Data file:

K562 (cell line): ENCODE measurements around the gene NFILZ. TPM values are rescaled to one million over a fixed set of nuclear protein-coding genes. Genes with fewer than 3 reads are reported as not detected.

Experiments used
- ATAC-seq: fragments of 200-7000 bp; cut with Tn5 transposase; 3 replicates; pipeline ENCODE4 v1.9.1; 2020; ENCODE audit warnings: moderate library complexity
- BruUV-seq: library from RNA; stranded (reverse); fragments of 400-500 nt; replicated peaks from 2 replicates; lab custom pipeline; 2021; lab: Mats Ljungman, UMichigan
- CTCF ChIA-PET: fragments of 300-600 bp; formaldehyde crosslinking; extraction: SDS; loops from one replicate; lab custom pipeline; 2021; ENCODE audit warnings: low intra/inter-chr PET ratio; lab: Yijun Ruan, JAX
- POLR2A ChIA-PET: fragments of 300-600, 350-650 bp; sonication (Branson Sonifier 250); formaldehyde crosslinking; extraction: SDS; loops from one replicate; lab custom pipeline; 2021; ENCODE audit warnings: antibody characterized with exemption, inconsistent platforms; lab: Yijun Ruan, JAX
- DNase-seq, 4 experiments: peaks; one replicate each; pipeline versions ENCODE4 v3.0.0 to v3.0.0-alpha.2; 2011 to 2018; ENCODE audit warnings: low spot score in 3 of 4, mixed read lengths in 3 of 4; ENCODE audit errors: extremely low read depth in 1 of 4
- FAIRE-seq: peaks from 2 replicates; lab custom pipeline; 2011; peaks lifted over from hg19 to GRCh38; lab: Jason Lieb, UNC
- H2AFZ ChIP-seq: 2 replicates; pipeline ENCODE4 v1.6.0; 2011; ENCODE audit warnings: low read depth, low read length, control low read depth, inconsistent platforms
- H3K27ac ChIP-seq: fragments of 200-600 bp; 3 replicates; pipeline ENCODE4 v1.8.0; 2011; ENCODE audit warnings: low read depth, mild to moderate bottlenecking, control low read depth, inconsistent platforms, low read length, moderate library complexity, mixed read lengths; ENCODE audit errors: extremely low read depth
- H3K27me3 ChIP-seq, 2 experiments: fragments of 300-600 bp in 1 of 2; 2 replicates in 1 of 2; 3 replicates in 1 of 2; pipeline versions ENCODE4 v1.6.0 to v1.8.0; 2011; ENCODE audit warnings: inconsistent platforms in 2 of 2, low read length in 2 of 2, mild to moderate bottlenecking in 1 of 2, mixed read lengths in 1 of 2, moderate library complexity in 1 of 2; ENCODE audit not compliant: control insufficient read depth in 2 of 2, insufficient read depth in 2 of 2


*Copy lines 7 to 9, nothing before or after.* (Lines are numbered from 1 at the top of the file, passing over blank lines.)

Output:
- DNase-seq, 4 experiments: peaks; one replicate each; pipeline versions ENCODE4 v3.0.0 to v3.0.0-alpha.2; 2011 to 2018; ENCODE audit warnings: low spot score in 3 of 4, mixed read lengths in 3 of 4; ENCODE audit errors: extremely low read depth in 1 of 4
- FAIRE-seq: peaks from 2 replicates; lab custom pipeline; 2011; peaks lifted over from hg19 to GRCh38; lab: Jason Lieb, UNC
- H2AFZ ChIP-seq: 2 replicates; pipeline ENCODE4 v1.6.0; 2011; ENCODE audit warnings: low read depth, low read length, control low read depth, inconsistent platforms